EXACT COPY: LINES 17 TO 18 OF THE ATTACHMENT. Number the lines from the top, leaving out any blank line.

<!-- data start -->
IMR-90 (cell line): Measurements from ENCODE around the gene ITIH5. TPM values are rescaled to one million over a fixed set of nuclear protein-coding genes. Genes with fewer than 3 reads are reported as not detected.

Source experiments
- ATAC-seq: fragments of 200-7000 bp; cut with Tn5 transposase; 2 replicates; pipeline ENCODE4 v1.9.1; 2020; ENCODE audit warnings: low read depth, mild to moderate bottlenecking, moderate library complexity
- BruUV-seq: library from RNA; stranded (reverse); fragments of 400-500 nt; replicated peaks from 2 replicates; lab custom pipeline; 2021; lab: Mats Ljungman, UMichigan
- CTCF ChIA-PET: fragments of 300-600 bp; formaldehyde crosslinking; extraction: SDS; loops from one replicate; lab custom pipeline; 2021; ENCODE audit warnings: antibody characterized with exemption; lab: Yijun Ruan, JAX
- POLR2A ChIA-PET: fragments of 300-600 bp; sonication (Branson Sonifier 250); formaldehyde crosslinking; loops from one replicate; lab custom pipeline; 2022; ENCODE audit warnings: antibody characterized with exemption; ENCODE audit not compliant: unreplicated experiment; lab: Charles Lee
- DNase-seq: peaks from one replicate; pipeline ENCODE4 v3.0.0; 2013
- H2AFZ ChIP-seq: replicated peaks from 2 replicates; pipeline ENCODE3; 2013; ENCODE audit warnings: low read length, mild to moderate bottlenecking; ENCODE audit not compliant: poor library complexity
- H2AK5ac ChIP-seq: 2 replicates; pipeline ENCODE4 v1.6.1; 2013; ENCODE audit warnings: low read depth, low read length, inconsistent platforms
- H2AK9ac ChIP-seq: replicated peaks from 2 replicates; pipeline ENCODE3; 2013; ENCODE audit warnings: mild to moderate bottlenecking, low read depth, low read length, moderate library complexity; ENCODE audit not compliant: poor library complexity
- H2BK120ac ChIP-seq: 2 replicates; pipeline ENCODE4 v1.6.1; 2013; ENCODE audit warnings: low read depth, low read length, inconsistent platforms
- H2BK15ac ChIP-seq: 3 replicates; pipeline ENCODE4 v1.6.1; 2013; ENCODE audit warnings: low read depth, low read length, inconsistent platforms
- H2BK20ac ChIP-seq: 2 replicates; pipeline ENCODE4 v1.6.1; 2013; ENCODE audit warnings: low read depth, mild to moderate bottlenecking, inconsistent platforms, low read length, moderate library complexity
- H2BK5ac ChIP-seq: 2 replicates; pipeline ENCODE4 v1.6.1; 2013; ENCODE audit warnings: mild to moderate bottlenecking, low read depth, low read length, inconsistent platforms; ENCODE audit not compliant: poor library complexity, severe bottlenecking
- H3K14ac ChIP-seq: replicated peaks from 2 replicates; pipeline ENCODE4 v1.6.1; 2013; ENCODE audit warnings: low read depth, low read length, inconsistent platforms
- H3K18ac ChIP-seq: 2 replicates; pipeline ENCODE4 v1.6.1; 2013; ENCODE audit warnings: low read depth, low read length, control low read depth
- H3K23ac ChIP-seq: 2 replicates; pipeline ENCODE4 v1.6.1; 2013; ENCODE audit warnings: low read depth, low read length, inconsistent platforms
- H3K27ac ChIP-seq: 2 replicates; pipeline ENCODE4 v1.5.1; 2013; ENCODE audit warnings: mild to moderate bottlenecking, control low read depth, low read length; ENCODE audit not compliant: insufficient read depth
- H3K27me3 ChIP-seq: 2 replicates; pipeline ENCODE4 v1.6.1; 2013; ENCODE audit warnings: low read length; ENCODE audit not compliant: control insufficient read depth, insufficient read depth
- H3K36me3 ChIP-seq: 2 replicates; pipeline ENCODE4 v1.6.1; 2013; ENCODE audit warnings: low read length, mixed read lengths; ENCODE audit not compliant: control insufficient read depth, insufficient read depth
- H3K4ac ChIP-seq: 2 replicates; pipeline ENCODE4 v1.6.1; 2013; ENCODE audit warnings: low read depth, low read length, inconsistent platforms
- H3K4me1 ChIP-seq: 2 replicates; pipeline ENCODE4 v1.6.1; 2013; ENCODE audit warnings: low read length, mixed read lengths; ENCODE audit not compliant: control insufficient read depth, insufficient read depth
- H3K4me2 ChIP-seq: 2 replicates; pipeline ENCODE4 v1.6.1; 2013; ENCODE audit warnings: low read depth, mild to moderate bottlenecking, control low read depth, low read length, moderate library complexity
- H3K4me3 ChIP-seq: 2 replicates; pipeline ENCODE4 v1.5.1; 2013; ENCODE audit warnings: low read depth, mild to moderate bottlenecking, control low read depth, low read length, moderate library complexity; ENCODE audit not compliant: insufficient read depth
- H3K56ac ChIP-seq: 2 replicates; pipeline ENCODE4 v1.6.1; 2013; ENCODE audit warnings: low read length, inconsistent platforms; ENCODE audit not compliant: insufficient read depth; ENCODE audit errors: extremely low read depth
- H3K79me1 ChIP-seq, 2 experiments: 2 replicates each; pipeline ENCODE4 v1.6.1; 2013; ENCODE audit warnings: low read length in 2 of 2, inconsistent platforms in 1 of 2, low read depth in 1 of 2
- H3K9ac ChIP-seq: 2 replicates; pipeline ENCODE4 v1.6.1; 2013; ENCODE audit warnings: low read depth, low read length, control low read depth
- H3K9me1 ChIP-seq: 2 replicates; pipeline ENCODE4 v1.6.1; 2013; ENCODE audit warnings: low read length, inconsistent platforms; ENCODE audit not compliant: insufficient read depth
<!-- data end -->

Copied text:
- H3K23ac ChIP-seq: 2 replicates; pipeline ENCODE4 v1.6.1; 2013; ENCODE audit warnings: low read depth, low read length, inconsistent platforms
- H3K27ac ChIP-seq: 2 replicates; pipeline ENCODE4 v1.5.1; 2013; ENCODE audit warnings: mild to moderate bottlenecking, control low read depth, low read length; ENCODE audit not compliant: insufficient read depth